‘Good Times’ Ja’Net DuBois dies; co-wrote ‘Jeffersons’ theme

Entertainment
Ja'Net DuBois

In this Feb. 17, 2013, photo, Ja’Net DuBois attends Los Angeles Premiere of “Free Angela and All Political Prisoners” at Pan African Film Festival at Rave Cinemas Baldwin Hills in Los Angeles, California. DuBois, who played the vivacious neighbor Willona Woods on “Good Times” and composed and sang the theme song for “The Jeffersons,” has died. Police in Glendale, Calif., said they received a report about DuBois’ death late Monday, Feb. 17, 2020. She appeared to have died of natural causes and no investigation is ongoing, police Sgt. Dan Stubbs said. (Photo by Arnold Turner/Invision/AP)

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LOS ANGELES (AP) — Ja’Net DuBois, who played the vivacious neighbor Willona Woods on “Good Times” and composed and sang the theme song for “The Jeffersons,” has died.

DuBois’ song “Movin’ on Up” provided a joyous intro to “The Jeffersons” during the show’s 10-season run.

BernNadette Stanis, who played Thelma Evans Anderson on “Good Times” and remained close to DuBois, said she learned of her death Tuesday from the actress’ daughter.

“She used to keep us laughing all the time,” Stanis said, warmly recalling her friend. “She was very, very talented. If she wasn’t singing … she was creating a character to make us laugh.”

Police in Glendale, California, said they received a report about DuBois’ death late Monday. She appeared to have died of natural causes and no investigation is ongoing, police Sgt. Dan Stubbs said. No additional details, including her age, were immediately available.

Stanis said DuBois appeared to be in good health when they appeared two weeks ago at a signing event. Her birth date was something she kept to herself, Stanis said.

“Nobody really knows,” said Stanis, who recalled telling DuBois, “’Oh, you’re so lucky. Nobody knows your age, girl!’”

DuBois had a prolific career beyond the 1970s hit “Good Times,” winning two Emmy Awards for her voice work on the WB series “The PJs.”

DuBois’ Willona was the single, sexy neighbor and best friend to star Esther Rolle’s Florida Evans. Though the comedy had plenty of one-liners, DuBois’ appearances gave an extra dose of comedic relief. DuBois showed off more of her dramatic skills when a young Janet Jackson joined the show as the abused child Penny; DuBois’ character would go on to adopt Penny, and the story line also forged a long, close relationship between DuBois and Jackson, who would go on to become a multiplatinum superstar; she cast DuBois as her mother in her 1986 “Control” video.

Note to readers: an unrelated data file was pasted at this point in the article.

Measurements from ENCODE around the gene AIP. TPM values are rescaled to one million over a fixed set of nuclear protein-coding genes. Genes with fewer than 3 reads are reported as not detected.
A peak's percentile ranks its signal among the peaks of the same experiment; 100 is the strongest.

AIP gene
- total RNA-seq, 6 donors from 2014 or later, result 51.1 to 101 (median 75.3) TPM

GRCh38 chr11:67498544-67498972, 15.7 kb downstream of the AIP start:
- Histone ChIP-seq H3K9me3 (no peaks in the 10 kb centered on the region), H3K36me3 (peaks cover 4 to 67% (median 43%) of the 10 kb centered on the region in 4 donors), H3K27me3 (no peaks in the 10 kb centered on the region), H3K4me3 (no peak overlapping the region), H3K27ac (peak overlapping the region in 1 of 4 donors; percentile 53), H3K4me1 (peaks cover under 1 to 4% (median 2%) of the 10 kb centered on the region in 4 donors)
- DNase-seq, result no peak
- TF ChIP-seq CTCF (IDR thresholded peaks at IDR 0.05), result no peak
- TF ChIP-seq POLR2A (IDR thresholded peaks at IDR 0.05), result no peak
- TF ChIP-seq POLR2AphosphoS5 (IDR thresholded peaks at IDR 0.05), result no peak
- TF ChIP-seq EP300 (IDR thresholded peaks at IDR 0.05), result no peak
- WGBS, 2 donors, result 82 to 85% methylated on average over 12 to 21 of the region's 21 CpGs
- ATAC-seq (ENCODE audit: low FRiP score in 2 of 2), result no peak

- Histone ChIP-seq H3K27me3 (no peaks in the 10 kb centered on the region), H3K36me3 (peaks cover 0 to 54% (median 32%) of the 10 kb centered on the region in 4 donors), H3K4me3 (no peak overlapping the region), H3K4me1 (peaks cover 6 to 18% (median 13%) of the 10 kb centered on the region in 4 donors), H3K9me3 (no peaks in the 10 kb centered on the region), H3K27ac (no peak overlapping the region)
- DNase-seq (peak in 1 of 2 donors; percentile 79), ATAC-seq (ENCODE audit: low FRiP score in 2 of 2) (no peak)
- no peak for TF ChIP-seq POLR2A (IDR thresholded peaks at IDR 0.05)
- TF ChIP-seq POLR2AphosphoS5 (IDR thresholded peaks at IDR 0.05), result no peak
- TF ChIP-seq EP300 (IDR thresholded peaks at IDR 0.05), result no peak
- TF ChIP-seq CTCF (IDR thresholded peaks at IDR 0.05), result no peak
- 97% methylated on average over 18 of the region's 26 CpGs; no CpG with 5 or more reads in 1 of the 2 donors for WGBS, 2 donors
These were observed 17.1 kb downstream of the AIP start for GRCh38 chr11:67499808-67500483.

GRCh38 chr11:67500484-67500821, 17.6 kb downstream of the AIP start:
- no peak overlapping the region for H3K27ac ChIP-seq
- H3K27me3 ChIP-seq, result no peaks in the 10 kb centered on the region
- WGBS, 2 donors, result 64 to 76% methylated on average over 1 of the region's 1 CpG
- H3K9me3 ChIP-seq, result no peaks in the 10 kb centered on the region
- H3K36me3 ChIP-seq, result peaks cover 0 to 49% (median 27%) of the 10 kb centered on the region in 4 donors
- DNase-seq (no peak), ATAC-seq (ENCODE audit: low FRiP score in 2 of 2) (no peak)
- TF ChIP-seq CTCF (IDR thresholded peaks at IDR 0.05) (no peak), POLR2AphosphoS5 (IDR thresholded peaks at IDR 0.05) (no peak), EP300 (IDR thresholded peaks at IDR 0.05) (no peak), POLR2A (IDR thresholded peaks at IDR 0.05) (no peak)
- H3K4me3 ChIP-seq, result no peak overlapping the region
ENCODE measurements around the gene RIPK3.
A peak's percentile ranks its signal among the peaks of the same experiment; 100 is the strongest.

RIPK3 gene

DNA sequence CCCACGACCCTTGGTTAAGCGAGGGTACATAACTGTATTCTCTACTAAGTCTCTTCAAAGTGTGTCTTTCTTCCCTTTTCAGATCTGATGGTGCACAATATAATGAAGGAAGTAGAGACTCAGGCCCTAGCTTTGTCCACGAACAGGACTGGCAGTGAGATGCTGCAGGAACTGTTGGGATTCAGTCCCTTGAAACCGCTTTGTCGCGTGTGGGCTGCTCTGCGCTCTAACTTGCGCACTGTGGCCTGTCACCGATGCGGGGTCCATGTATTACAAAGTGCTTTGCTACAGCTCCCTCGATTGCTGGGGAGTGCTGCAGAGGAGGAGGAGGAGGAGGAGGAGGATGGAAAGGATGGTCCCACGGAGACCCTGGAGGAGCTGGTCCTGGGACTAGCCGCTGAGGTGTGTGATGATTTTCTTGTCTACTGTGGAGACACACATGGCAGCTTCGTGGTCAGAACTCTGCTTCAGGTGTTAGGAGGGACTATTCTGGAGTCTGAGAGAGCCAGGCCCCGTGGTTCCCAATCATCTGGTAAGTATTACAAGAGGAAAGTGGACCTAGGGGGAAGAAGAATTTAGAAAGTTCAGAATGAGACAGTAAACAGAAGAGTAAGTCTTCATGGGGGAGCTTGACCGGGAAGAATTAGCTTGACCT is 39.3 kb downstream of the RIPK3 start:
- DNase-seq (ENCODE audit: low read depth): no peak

Jackson paid tribute to DuBois in anInstagram post on Tuesday.

“I am so very saddened to hear my longtime friend Ja’Net DuBois has passed away. I saw first hand how she broke stereotypes and changed the landscape for Black women in entertainment,” she wrote. “I’m grateful in recent years I had a chance to see her and create more lasting memories. I pray for comfort for all her family and friends.”

Oscar-winner Viola Davis, who played the role of Florida in the live version of “Good Times” that aired on ABC in December, posted a picture of herself,DuBois, Stanis, Tiffany Haddish (who played Willona) and Corinne Foxx on the set of the broadcast.

“Oh man!!! Just saw you! What a pleasure it was to meet you,” she wrote. “You shaped so much of the best memories of my childhood! God bless you, Ja’net DuBois!”

DuBois’ career started in theater, where she appeared in Broadway productions of “Golden Boy” and “A Raisin in the Sun,” according to a biography on her website. A performance in “The Hot l Baltimore” in Los Angeles caught the eye of Norman Lear, who developed “Good Times” and “The Jeffersons.”

DuBois’ Willona was a “true diva back then, fancy dressing, the wigs, doing the thing. … the real woman woman,” said Stanis. “She brought it, didn’t she?”

Her film credits included 1970’s “Diary of a Mad Housewife,” “I’m Gonna Git You Sucka” and “Charlie’s Angels: Full Throttle.”

She was credited in numerous other films as varied as “Basic Instinct,” “Next Friday” and “Tropic Thunder,” which included “Movin’ on Up.”

DuBois was a co-founder of the Pan African Film Festival, which since 1992 has showcased films meant to promote a greater cultural understanding of people of African descent.

The festival, which is being held in Los Angeles and runs through Sunday, on Tuesday released an image mourning DuBois, calling her “Our Founder, Now Our Angel.”

___

This story has corrected the capitalization of DuBois’ last name throughout.

Copyright 2020 The Associated Press. All rights reserved. This material may not be published, broadcast, rewritten or redistributed.

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